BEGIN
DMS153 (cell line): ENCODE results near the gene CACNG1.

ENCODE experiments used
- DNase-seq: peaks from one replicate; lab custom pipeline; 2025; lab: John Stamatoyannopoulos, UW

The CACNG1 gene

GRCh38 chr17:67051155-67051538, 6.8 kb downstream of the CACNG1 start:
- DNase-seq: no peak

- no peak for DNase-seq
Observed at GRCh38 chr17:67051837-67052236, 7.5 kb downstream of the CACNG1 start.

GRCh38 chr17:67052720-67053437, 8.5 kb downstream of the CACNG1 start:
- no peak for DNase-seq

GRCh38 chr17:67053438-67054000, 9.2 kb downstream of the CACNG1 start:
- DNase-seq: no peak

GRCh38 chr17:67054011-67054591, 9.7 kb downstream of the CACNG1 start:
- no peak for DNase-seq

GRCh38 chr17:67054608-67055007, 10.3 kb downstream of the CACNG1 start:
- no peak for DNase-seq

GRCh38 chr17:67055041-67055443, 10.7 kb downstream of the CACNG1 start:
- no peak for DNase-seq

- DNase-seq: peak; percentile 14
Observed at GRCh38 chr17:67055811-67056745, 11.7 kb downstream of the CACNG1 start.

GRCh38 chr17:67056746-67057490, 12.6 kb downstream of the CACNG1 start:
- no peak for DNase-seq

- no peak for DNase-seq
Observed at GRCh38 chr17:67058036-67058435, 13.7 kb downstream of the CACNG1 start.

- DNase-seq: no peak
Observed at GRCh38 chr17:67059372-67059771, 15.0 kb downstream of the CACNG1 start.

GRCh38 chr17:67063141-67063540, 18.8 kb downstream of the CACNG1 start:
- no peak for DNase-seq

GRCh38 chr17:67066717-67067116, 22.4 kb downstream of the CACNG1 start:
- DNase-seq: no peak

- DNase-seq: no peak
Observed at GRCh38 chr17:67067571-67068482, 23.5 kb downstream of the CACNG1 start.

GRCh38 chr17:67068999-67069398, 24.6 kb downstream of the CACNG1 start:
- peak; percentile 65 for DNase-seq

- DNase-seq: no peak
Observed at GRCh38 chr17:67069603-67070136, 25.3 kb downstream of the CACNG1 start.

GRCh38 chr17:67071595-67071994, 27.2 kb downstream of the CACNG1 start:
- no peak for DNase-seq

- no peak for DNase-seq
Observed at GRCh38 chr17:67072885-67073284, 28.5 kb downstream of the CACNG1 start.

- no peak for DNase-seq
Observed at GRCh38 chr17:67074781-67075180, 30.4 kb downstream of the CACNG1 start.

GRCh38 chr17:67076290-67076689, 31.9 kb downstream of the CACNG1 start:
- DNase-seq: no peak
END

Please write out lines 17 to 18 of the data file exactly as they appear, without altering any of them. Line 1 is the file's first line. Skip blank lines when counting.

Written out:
GRCh38 chr17:67055041-67055443, 10.7 kb downstream of the CACNG1 start:
- no peak for DNase-seq